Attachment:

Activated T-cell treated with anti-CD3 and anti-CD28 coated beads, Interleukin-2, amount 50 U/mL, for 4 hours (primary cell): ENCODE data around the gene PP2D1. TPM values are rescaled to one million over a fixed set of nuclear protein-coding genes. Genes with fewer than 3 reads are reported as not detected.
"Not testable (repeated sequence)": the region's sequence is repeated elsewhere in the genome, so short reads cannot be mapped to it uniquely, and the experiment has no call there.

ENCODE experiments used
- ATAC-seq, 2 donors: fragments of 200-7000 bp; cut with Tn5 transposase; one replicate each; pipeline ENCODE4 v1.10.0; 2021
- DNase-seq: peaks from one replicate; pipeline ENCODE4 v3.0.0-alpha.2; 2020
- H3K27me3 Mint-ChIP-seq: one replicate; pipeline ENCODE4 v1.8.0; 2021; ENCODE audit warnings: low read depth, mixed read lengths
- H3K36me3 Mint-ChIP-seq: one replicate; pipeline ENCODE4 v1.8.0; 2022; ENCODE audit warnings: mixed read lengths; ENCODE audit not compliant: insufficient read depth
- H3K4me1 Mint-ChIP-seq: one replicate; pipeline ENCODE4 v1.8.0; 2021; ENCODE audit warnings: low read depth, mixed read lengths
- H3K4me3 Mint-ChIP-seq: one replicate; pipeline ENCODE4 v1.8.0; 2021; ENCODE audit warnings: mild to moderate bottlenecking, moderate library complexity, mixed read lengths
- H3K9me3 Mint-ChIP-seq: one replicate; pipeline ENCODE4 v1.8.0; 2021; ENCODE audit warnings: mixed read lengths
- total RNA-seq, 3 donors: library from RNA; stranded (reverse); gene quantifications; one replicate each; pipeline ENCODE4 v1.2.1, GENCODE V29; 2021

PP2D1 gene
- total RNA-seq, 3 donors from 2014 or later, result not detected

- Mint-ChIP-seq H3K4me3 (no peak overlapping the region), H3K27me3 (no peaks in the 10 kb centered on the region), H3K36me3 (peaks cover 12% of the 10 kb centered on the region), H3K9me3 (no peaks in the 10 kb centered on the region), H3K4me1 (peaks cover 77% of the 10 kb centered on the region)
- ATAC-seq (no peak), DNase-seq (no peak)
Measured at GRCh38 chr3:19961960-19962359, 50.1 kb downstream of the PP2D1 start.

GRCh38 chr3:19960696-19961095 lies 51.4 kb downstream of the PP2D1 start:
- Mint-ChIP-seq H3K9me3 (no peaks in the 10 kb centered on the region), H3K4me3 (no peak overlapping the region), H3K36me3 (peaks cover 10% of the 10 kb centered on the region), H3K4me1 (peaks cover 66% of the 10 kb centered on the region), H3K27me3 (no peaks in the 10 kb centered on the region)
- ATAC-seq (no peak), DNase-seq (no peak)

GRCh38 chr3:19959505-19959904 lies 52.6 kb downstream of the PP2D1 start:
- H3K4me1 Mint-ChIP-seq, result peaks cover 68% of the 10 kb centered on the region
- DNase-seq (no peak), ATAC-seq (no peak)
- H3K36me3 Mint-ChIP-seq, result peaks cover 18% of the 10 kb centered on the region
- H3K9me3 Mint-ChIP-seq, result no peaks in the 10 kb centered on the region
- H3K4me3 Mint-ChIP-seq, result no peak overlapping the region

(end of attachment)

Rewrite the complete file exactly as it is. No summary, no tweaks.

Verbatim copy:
Activated T-cell treated with anti-CD3 and anti-CD28 coated beads, Interleukin-2, amount 50 U/mL, for 4 hours (primary cell): ENCODE data around the gene PP2D1. TPM values are rescaled to one million over a fixed set of nuclear protein-coding genes. Genes with fewer than 3 reads are reported as not detected.
"Not testable (repeated sequence)": the region's sequence is repeated elsewhere in the genome, so short reads cannot be mapped to it uniquely, and the experiment has no call there.

ENCODE experiments used
- ATAC-seq, 2 donors: fragments of 200-7000 bp; cut with Tn5 transposase; one replicate each; pipeline ENCODE4 v1.10.0; 2021
- DNase-seq: peaks from one replicate; pipeline ENCODE4 v3.0.0-alpha.2; 2020
- H3K27me3 Mint-ChIP-seq: one replicate; pipeline ENCODE4 v1.8.0; 2021; ENCODE audit warnings: low read depth, mixed read lengths
- H3K36me3 Mint-ChIP-seq: one replicate; pipeline ENCODE4 v1.8.0; 2022; ENCODE audit warnings: mixed read lengths; ENCODE audit not compliant: insufficient read depth
- H3K4me1 Mint-ChIP-seq: one replicate; pipeline ENCODE4 v1.8.0; 2021; ENCODE audit warnings: low read depth, mixed read lengths
- H3K4me3 Mint-ChIP-seq: one replicate; pipeline ENCODE4 v1.8.0; 2021; ENCODE audit warnings: mild to moderate bottlenecking, moderate library complexity, mixed read lengths
- H3K9me3 Mint-ChIP-seq: one replicate; pipeline ENCODE4 v1.8.0; 2021; ENCODE audit warnings: mixed read lengths
- total RNA-seq, 3 donors: library from RNA; stranded (reverse); gene quantifications; one replicate each; pipeline ENCODE4 v1.2.1, GENCODE V29; 2021

PP2D1 gene
- total RNA-seq, 3 donors from 2014 or later, result not detected

- Mint-ChIP-seq H3K4me3 (no peak overlapping the region), H3K27me3 (no peaks in the 10 kb centered on the region), H3K36me3 (peaks cover 12% of the 10 kb centered on the region), H3K9me3 (no peaks in the 10 kb centered on the region), H3K4me1 (peaks cover 77% of the 10 kb centered on the region)
- ATAC-seq (no peak), DNase-seq (no peak)
Measured at GRCh38 chr3:19961960-19962359, 50.1 kb downstream of the PP2D1 start.

GRCh38 chr3:19960696-19961095 lies 51.4 kb downstream of the PP2D1 start:
- Mint-ChIP-seq H3K9me3 (no peaks in the 10 kb centered on the region), H3K4me3 (no peak overlapping the region), H3K36me3 (peaks cover 10% of the 10 kb centered on the region), H3K4me1 (peaks cover 66% of the 10 kb centered on the region), H3K27me3 (no peaks in the 10 kb centered on the region)
- ATAC-seq (no peak), DNase-seq (no peak)

GRCh38 chr3:19959505-19959904 lies 52.6 kb downstream of the PP2D1 start:
- H3K4me1 Mint-ChIP-seq, result peaks cover 68% of the 10 kb centered on the region
- DNase-seq (no peak), ATAC-seq (no peak)
- H3K36me3 Mint-ChIP-seq, result peaks cover 18% of the 10 kb centered on the region
- H3K9me3 Mint-ChIP-seq, result no peaks in the 10 kb centered on the region
- H3K4me3 Mint-ChIP-seq, result no peak overlapping the region